I'm not expecting anyone else to use this, but feel free if you need some fast compression in just a few hundred lines of C code.


3D-Tech News Around The Web / Bokeh Depth of Field in a single pass
« on: May 04, 2018, 01:50:33 PM »
When I implemented bokeh depth of field I stumbled upon a neat blending trick almost by accident. In my opinion, the quality of depth of field is more related to how objects of different depths blend together, rather than the blur itself. Sure, bokeh is nicer than gaussian, but if the blending is off the whole thing falls flat. There seems to be many different approaches to this out there, most of them requiring multiple passes and sometimes separation of what's behind and in front of the focal plane. I experimented a bit and stumbled upon a nice trick, almost by accident.


Code: [Select]
uniform sampler2D uTexture; //Image to be processed
uniform sampler2D uDepth; //Linear depth, where 1.0 == far plane
uniform vec2 uPixelSize; //The size of a pixel: vec2(1.0/width, 1.0/height)
uniform float uFar; // Far plane

const float GOLDEN_ANGLE = 2.39996323;
const float MAX_BLUR_SIZE = 20.0;
const float RAD_SCALE = 0.5; // Smaller = nicer blur, larger = faster

float getBlurSize(float depth, float focusPoint, float focusScale)
 float coc = clamp((1.0 / focusPoint - 1.0 / depth)*focusScale, -1.0, 1.0);
 return abs(coc) * MAX_BLUR_SIZE;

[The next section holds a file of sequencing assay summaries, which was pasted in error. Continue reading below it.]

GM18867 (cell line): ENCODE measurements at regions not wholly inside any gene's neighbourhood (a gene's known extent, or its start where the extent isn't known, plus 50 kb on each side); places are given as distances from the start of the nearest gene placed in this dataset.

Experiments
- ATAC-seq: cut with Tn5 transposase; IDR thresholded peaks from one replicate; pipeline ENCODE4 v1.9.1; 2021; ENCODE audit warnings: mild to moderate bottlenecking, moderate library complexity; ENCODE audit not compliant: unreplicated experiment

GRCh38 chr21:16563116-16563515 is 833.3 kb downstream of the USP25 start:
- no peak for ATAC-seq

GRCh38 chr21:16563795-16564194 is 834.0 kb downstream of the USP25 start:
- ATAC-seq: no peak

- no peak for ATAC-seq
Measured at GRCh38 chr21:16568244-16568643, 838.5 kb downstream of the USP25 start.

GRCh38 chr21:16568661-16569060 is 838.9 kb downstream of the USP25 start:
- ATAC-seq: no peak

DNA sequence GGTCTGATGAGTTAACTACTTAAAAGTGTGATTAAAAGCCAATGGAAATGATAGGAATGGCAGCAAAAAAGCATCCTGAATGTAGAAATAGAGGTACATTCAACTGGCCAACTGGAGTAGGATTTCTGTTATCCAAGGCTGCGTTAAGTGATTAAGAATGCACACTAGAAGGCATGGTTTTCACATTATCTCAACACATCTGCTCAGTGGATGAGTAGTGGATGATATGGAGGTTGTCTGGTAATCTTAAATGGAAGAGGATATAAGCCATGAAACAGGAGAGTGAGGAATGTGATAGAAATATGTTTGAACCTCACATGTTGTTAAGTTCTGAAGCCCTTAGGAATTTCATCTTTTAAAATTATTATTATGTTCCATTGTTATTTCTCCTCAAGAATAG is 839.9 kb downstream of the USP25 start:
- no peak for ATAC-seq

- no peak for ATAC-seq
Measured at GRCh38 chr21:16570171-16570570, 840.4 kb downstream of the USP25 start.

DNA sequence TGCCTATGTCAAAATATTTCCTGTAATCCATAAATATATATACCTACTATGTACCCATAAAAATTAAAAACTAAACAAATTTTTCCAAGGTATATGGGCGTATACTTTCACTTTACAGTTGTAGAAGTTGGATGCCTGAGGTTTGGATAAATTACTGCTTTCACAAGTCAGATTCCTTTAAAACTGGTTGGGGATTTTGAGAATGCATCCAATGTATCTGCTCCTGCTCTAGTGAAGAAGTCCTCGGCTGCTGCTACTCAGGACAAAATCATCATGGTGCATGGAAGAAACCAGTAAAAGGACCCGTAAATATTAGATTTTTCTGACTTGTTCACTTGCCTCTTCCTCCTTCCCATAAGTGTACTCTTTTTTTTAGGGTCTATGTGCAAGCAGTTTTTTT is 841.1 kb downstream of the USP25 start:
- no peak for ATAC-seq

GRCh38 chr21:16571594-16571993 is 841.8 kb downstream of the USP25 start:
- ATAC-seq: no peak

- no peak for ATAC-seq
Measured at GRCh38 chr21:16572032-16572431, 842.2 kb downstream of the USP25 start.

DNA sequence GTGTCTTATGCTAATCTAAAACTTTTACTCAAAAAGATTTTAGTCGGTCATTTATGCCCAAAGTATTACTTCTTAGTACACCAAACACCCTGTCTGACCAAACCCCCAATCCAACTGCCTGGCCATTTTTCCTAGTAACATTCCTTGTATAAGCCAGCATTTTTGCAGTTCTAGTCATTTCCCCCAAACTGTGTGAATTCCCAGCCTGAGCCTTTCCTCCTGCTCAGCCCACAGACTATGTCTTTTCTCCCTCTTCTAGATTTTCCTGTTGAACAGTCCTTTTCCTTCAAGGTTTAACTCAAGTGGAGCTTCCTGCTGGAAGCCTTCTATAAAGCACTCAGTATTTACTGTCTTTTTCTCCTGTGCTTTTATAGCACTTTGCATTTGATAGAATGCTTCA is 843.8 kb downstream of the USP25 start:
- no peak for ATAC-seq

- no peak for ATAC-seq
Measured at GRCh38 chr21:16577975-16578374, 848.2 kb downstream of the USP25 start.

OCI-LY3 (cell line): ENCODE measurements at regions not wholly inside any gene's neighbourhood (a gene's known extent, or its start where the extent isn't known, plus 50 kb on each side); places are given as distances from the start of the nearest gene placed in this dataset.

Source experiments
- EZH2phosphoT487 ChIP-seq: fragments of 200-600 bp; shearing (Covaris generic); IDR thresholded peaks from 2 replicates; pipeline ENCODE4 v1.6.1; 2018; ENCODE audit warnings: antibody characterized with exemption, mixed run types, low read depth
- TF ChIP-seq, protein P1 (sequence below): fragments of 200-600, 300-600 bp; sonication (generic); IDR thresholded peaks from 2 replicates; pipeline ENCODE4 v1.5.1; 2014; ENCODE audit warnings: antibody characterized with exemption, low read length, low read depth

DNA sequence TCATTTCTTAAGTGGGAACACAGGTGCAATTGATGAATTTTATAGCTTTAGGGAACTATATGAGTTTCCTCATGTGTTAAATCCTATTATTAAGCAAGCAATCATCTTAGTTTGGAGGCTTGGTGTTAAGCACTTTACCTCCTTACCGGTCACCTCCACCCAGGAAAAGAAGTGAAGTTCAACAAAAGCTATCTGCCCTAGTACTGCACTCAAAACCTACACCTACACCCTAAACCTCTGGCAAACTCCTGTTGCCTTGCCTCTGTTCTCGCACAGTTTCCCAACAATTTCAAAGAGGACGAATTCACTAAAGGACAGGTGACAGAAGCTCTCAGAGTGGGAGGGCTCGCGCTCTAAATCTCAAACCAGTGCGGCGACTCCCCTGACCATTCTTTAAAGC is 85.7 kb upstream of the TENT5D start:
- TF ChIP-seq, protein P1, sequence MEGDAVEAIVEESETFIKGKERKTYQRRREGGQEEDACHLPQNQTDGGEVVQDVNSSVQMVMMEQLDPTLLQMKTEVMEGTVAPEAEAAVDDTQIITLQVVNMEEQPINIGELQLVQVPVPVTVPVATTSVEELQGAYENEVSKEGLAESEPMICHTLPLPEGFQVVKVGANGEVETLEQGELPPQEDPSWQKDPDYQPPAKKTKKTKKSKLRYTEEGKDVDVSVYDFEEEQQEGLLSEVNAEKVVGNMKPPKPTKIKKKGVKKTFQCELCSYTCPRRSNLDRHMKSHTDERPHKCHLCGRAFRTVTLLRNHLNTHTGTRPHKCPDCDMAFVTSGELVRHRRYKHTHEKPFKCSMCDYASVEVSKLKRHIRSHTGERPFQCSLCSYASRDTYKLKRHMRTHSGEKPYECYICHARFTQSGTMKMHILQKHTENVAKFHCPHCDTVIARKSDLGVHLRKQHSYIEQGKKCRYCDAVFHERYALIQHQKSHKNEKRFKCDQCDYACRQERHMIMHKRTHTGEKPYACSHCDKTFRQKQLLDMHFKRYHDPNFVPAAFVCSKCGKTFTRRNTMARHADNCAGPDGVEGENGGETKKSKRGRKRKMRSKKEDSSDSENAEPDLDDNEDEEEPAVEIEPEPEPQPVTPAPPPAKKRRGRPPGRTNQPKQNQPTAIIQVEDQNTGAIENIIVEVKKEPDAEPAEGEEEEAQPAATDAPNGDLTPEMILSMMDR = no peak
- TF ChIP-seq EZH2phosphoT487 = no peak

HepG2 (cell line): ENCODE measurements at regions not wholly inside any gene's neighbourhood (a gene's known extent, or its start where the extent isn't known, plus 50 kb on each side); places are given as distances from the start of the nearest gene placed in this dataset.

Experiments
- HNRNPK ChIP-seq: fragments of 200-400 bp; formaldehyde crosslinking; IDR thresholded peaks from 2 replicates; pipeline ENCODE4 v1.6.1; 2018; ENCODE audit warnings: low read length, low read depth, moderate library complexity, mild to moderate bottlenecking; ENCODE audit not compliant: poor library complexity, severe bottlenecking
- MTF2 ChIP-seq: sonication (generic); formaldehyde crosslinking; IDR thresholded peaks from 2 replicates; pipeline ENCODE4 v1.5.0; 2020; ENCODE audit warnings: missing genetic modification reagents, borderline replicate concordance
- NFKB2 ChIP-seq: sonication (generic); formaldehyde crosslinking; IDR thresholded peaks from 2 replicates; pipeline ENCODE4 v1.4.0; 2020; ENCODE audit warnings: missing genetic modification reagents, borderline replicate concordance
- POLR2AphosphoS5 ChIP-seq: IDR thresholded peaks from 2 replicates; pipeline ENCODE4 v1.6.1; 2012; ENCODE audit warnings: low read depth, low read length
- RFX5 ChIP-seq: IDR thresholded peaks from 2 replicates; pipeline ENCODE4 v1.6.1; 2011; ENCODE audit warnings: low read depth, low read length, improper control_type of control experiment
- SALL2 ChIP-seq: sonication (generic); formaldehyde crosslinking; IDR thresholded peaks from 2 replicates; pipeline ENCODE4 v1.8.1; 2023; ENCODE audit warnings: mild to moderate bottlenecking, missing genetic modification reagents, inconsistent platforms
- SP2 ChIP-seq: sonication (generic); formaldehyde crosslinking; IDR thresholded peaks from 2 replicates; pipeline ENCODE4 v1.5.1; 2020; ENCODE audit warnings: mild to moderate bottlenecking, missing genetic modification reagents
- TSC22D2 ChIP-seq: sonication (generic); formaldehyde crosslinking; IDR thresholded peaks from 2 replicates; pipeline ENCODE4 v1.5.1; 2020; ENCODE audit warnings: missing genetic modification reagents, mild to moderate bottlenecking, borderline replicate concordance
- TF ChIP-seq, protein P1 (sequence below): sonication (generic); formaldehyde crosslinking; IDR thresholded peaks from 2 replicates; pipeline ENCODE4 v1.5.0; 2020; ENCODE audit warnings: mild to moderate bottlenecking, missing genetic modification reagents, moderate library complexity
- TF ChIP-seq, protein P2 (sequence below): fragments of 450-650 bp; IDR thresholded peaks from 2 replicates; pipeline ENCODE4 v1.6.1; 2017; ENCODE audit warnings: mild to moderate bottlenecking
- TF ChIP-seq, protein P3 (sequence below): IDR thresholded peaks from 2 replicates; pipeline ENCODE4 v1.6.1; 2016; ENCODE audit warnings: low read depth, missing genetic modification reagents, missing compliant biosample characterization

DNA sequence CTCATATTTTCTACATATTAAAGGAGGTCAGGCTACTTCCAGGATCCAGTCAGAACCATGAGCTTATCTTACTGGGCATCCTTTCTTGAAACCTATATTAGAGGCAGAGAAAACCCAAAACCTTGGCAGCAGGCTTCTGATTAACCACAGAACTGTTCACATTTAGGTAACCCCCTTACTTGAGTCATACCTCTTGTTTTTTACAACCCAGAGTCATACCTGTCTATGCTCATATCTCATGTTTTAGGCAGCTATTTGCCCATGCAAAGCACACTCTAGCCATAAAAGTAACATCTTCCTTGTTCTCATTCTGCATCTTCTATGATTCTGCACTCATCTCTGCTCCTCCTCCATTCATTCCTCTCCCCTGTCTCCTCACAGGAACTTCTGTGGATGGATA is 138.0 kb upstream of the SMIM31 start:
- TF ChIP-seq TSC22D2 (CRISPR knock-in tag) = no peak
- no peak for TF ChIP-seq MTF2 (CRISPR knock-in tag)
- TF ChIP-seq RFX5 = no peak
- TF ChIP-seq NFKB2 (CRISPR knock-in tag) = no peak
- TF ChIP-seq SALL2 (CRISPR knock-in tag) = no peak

vec3 depthOfField(vec2 texCoord, float focusPoint, float focusScale)
 float centerDepth = texture(uDepth, texCoord).r * uFar;
 float centerSize = getBlurSize(centerDepth, focusPoint, focusScale);
 vec3 color = texture(uTexture, vTexCoord).rgb;
 float tot = 1.0;

 float radius = RAD_SCALE;
 for (float ang = 0.0; radius<MAX_BLUR_SIZE; ang += GOLDEN_ANGLE)
  vec2 tc = texCoord + vec2(cos(ang), sin(ang)) * uPixelSize * radius;

  vec3 sampleColor = texture(uTexture, tc).rgb;
  float sampleDepth = texture(uDepth, tc).r * uFar;
  float sampleSize = getBlurSize(sampleDepth, focusPoint, focusScale);
  if (sampleDepth > centerDepth)
   sampleSize = clamp(sampleSize, 0.0, centerSize*2.0);

  float m = smoothstep(radius-0.5, radius+0.5, sampleSize);
  color += mix(color/tot, sampleColor, m);
  tot += 1.0;
  radius += RAD_SCALE/radius;
 return color /= tot;

In this paper we are presenting a new real-time, screen-space technique that can be easily integrated into existing rendering pipelines and that drastically improves the quality of the lighting by adding an important near-field illumination term. It exploits a reprojection of the radiance from one frame to another to provide a theoretically infinite amount of light bounces and at the same time keeps a tight frame budget since it basically relies on the same foundation as the Horizon-Based Ambient Occlusion (HBAO) technique introduced by Bavoil et al. [1] except it uses the information gathered while computing the horizon to its maximum potential.